Lessons Learned through Congenital Heart DefectsFebruary 11th, 2013 | Posted by in Parenting
My son Cain was born with a rare congenital heart defect called Hypoplastic Right Heart Syndrome.
I thought scheduling my 20-week ultrasound on my 30th birthday would be the best birthday present I could give myself. However, I wasn’t expecting to receive the devastating news I received that day. We found out that Cain would be born with several severe congenital heart defects and would need a series of three open heart surgeries to survive. I never in a million years expected to hear the words, “I’m sorry but your son is missing a portion of his heart”.
Since that day I’ve learned so many things I never expected to learn such as the fact that congenital heart defects are the most common birth defect, or that it is the leading cause of infant death. Who knew? That is certainly not something I was thinking about when I went in for that 20 week appointment. I get to talk to people all the time about Cain. I get tell people his story. How he is living life with only “half a heart”.
What I don’t always get to tell people are the many things I’ve learned since that the 20-week ultrasound.
I have learned that children born with congenital heart defects are some of the strongest most amazing warriors I’ve ever met. Some of them may not have a full functioning heart beating inside of them. Some of them may be living life without the heart they were born with after needing a transplant. Some of them may have only had one open heart surgery and others may have gone through several heart surgeries. But all of these children are so full of life and very special.
I’ve have learned that there is a bond with heart parents that can’t be explained. I’ve gained amazing friendships since Cain’s birth. These parents know exactly what I’m going through. They know the hardships but they also know the joy that comes from having a child with congenital heart defects.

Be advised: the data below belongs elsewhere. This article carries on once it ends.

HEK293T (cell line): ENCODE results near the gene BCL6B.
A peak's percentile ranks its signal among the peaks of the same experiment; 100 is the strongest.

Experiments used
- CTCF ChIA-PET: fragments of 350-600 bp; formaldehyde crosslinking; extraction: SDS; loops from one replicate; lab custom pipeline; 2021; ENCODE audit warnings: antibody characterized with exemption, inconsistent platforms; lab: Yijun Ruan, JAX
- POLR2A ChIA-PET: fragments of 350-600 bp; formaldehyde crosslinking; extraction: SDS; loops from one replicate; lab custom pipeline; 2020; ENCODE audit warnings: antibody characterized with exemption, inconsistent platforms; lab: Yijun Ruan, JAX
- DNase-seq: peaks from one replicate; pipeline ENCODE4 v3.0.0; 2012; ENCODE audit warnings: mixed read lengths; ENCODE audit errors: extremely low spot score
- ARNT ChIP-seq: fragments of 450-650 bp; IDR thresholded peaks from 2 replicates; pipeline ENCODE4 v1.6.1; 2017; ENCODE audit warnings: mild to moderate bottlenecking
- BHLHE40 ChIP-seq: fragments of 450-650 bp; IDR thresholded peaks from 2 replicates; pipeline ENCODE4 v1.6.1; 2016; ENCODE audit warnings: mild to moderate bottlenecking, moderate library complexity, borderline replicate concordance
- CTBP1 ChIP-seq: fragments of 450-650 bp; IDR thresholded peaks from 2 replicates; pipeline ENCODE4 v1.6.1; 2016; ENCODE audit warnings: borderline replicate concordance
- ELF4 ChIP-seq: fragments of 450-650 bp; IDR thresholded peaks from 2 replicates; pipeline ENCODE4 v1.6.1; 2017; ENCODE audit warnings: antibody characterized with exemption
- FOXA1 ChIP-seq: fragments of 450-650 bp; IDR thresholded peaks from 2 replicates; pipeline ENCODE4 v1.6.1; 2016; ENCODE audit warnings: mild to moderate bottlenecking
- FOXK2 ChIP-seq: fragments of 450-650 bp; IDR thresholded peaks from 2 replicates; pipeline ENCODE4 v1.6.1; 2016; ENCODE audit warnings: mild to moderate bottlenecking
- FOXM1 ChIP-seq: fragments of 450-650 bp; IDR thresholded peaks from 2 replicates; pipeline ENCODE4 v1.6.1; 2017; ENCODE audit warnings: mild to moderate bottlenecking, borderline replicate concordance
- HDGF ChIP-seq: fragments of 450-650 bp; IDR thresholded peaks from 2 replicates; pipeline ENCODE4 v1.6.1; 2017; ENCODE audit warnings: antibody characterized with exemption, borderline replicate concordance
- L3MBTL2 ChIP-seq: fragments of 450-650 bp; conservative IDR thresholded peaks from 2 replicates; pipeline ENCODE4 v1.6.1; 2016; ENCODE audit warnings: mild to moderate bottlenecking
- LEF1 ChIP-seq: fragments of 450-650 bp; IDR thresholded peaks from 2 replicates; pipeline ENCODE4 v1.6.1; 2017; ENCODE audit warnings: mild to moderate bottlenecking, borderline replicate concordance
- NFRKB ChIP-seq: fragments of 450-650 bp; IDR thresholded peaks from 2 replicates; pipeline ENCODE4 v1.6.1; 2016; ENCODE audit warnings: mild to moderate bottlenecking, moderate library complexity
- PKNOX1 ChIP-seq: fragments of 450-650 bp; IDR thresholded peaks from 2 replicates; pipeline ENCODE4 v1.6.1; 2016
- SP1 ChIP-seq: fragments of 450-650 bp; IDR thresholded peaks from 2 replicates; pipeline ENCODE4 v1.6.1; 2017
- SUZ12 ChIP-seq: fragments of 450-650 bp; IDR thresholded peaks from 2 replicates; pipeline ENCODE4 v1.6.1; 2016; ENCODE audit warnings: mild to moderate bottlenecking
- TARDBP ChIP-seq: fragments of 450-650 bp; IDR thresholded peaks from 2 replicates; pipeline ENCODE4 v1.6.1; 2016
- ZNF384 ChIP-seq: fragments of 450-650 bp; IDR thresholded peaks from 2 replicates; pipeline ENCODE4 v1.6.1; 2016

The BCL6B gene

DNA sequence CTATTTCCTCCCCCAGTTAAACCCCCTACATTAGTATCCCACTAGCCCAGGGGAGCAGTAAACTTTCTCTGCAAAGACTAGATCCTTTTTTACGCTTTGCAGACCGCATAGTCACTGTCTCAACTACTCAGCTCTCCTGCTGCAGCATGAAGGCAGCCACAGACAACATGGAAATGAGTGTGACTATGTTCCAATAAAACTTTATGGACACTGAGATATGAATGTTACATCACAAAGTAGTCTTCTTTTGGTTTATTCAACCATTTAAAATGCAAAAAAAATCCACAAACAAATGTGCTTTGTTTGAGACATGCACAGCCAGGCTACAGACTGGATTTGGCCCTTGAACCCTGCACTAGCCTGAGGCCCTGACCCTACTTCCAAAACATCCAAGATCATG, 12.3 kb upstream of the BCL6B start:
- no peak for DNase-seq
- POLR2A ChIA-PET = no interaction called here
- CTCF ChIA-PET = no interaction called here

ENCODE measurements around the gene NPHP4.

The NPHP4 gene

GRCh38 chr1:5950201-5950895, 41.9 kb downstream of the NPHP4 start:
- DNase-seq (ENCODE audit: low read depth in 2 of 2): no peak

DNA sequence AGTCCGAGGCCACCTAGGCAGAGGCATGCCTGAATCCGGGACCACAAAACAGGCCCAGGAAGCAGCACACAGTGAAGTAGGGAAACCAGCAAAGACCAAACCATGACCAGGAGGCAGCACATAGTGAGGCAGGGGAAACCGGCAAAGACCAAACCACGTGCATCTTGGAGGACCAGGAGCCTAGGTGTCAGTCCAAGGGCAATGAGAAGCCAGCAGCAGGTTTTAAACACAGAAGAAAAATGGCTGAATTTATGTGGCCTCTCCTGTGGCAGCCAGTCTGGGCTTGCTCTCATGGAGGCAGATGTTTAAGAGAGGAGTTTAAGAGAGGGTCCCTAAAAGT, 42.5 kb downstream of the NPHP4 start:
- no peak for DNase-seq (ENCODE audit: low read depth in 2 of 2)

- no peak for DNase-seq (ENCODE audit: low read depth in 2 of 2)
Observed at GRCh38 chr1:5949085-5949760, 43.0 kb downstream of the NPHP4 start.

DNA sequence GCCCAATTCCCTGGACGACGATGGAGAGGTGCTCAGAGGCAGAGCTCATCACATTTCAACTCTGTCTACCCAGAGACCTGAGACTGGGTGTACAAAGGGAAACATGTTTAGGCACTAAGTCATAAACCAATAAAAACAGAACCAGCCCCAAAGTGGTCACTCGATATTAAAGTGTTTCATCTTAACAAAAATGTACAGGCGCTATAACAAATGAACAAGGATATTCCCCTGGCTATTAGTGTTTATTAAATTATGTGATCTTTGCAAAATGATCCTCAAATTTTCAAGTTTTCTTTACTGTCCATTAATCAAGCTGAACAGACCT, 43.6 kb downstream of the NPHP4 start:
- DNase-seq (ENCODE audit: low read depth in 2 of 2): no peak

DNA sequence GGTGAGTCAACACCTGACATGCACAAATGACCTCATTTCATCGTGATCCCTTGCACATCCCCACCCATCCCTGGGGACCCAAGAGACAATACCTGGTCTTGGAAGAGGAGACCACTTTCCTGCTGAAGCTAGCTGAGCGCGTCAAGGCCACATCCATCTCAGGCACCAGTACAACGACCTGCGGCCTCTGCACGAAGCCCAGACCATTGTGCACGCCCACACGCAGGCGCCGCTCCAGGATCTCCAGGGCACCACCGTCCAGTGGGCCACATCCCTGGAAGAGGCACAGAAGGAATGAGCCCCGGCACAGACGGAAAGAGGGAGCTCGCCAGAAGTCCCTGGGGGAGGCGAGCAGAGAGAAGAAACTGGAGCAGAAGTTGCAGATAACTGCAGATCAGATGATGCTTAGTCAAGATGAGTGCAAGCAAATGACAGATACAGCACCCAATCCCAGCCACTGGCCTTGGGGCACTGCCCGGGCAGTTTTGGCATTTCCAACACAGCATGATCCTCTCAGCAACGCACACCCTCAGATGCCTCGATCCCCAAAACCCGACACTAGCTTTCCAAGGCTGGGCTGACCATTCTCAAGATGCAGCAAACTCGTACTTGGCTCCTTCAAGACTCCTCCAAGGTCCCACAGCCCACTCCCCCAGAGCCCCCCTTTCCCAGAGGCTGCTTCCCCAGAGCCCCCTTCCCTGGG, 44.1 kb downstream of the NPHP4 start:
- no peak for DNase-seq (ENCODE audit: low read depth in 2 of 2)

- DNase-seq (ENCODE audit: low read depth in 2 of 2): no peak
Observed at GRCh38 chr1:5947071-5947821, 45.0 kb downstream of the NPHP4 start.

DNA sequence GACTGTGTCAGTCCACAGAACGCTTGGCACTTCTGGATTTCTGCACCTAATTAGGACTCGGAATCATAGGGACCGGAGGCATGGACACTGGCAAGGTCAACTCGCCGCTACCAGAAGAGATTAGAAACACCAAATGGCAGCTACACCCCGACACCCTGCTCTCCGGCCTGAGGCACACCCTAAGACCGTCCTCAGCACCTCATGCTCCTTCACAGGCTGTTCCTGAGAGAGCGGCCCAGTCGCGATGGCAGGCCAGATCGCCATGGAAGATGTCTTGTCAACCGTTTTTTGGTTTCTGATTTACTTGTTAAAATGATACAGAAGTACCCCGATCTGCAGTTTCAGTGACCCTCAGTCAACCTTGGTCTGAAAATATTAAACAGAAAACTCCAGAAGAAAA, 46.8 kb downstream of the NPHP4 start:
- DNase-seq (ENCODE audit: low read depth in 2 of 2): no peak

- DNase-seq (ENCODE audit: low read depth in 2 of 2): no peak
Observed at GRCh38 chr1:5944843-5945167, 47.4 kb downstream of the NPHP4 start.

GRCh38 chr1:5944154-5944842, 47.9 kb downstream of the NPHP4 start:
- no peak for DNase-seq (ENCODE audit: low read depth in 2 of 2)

I’ve learned it’s hard when you leave the hospital and there are no monitors. Or if you do have to come home with monitors, there certainly isn’t a section in the “Baby Wise” book on how to get your child to sleep through the night comfortably and safely with heart rate wires, pulse oximetry wires or a feeding tube all around them.
I’ve learned to appreciate things that I most likely would have taken for granted. I always expected my child would look the same as other kids. I never expected seeing him with pink lips and fingernail beds would be so exciting after seeing him with blue tinged lips and skin for so long.
But one of my biggest lesson I’ve learned since that 20 week ultrasound is I would absolutely do it all over again and in the end it was the best birthday present I’ve ever received. My child who was born with a broken heart has taught me more than I ever thought possible, and I wouldn’t change it for the world.
Catherine Clinkscales is a stay-at-home mom to Cain Clinkscales (Age 4) and Callie Clinkscales (Age 2) and serves as a parent liaison on the Family Advisory Board Council at Monroe Carell Jr. Children’s Hospital at Vanderbilt.
Editor’s note: February is Heart Month and February 7-14 is Congenital Heart Defect Awareness Week. On Tuesday, February 12 families affected by congenital heart defects, physicians, nurses and hospital staff are invited to a reception at the Monroe Carell Jr. Children’s Hospital Theater (2nd floor) from 12-1:30. Lunch will be provided.